Sleeper CJ

Tim Tomezak's 1969 Co­bra Jet Mus­tang Sport­sRoof is rare to be sure—and it has a back­story to boot

Mustang Monthly - - CONTENTS - Jim Smart TEXT & PHO­TOG­RA­PHY

Tim Tomezak’s 1969 Co­bra Jet Mus­tang Sport­sRoof is rare to be sure—and has a back­story to boot

Some­times you find the darn­d­est stuff where you never ex­pected to find it. I was vis­it­ing with a long­time Ford buddy, Art Cairo of sub­ur­ban Detroit, who owns Henry Ford II’s per­sonal one-off 289 Hi-Po Mus­tang hard­top, when I heard a soft rum­ble out on the drive­way. It was this car—a 1969 Co­bra

Jet Sport­sRoof, far from its orig­i­nal birth­place in San Jose, Cal­i­for­nia. In­ter­est­ingly, it was also de­liv­ered to DSO 72, Ford’s San Jose sales dis­trict not far from the Mil­pi­tas as­sem­bly plant, at Frank Cate Ford in Elk Grove just

out­side San Jose where it was born.

When Ford bucked this Mus­tang body nearly a half­cen­tury ago it was clad in Black Jade, which is a very dark metal­lic green. Black Jade isn’t a very pop­u­lar color, and we’ve seen our share of Black Jade cars that be­came a dif­fer­ent color—a pop­u­lar color in 1969, but not so pop­u­lar to­day.

What in­spired Tim to buy this car in an on­line auc­tion was its en­gine, Ford’s leg­endary 428 Co­bra Jet FE big-block mill. “As a fan of clas­sic Mus­tangs with FE power, I bought a 1967 fast­back with a trans­planted 428 Co­bra Jet amped up with dual quads and a Top Loader four­speed. I was ready to rock,” Tim tells Mus­tang Monthly. He adds, “Although that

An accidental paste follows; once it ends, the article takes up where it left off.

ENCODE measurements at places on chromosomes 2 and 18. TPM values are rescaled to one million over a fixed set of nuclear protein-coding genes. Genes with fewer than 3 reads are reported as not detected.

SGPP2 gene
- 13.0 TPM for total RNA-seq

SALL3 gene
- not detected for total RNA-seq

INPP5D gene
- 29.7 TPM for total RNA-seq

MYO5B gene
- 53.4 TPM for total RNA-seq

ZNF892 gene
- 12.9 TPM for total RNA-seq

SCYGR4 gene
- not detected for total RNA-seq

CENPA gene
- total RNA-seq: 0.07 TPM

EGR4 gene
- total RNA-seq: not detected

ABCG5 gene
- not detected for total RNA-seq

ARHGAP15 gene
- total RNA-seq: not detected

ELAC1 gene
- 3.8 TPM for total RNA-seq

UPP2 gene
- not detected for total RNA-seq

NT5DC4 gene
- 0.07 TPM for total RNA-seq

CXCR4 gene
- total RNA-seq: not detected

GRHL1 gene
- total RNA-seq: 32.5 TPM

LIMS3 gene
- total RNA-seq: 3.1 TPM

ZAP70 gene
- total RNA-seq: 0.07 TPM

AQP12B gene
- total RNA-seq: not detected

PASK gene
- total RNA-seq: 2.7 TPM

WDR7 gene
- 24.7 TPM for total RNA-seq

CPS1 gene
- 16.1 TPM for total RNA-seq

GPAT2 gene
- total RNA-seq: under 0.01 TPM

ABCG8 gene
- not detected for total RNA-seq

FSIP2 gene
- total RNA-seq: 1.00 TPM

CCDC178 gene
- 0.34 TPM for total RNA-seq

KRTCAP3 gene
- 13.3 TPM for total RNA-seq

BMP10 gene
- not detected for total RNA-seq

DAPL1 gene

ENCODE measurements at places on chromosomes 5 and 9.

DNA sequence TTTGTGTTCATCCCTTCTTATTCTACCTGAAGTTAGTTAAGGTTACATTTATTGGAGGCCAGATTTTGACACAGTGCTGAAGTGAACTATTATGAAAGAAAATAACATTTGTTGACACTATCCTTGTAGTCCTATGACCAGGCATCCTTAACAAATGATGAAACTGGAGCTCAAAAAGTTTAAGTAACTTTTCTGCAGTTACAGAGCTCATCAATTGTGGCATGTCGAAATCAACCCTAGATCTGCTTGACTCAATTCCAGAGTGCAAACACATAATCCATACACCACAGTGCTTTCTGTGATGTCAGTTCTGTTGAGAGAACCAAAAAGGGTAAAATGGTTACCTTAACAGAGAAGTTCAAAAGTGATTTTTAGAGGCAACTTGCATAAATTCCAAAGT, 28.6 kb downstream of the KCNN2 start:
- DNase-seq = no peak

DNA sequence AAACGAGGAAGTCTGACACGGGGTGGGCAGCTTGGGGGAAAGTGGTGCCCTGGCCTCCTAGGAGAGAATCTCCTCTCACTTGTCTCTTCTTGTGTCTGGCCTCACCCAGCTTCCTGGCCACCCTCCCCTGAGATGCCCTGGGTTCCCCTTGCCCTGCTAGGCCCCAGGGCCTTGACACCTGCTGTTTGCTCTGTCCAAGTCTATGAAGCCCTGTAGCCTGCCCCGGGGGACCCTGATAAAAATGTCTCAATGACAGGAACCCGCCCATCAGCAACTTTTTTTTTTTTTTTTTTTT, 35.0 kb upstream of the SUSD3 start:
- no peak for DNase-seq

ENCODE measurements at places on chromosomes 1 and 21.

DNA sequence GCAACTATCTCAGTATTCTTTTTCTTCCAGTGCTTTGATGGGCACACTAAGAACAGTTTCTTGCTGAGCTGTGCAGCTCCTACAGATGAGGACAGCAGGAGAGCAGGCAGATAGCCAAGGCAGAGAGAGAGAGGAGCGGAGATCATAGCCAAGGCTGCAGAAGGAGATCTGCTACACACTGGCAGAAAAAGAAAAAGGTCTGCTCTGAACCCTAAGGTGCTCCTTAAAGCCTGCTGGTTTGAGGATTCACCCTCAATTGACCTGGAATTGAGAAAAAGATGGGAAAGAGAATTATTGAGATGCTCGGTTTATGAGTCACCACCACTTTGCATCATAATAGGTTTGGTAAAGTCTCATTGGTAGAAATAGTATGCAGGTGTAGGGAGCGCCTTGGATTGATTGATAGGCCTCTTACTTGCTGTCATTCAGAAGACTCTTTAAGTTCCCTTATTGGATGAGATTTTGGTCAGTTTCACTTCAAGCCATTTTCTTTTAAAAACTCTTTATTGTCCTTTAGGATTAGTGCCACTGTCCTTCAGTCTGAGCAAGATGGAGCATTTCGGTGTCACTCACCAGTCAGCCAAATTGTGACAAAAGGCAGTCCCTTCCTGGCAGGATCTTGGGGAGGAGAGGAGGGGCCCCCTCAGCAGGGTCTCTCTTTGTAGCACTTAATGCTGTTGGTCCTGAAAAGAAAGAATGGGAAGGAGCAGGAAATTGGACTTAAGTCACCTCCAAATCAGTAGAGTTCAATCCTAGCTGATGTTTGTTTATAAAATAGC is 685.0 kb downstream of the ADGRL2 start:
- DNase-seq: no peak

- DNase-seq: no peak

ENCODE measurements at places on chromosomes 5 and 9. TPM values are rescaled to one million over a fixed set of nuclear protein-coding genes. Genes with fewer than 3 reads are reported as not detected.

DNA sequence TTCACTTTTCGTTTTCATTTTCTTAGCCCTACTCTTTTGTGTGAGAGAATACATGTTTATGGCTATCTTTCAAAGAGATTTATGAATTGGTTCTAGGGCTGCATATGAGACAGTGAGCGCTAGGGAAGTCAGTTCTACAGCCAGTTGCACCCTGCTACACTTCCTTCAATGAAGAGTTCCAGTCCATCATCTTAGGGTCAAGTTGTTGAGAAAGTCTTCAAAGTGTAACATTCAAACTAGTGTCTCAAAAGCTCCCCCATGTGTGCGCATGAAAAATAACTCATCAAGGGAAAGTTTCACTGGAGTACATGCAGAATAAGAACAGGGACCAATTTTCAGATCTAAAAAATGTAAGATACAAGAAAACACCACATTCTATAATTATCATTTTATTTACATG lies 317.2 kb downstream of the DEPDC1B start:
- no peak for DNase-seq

’67 Mus­tang was a blast to drive, it needed a lot of work.” Tim ul­ti­mately sold the car to seek what he re­ally wanted.

The raw ap­peal of the FE se­ries big-block was its real-world torque—not the sim­u­lated torque of to­day’s modern over­head­cam, small-bore/short­stroke scream­ers. The 428 Co­bra Jet em­ploys big dis­place­ment, mean­ing a 4.130-inch bore di­am­e­ter with 3.980 inches of stroke. We’re talk­ing 4 by 4 inches of ground-pound­ing twist at the traf­fic light and in the wa­ter box.

The Co­bra Jet, with its brute torque, stood NHRA Su­per Stock on its ear at the Win­ter­na­tion­als in Jan­uary of 1968. No one knew it was com­ing un­til it ar­rived and be­gan spank­ing GM, Chrysler, and AMC pony cars and in­ter­me­di­ates. “What the hell is in that Mus­tang?” vet­eran drag rac­ers asked.

By to­day’s high­tech stan­dards, the 428 Co­bra Jet is a di­nosaur. How­ever, it will still crack

a 10-11–se­cond quar­ter­mile elapsed time without break­ing a sweat. It rocks. It rolls. It gets the at­ten­tion of nos­tal­gic fans who fondly re­mem­ber what it did to the com­pe­ti­tion in 1968.

Af­ter Tim sold his

1967 fast­back, he be­gan a dili­gent search for a big-block Mus­tang. First, it had to be a match­ingnum­ber orig­i­nal. Se­cond, it needed to have that all­busi­ness look and at­ti­tude of some­thing like a Trans Am Boss race car. These re­quire­ments nar­rowed the field con­sid­er­ably.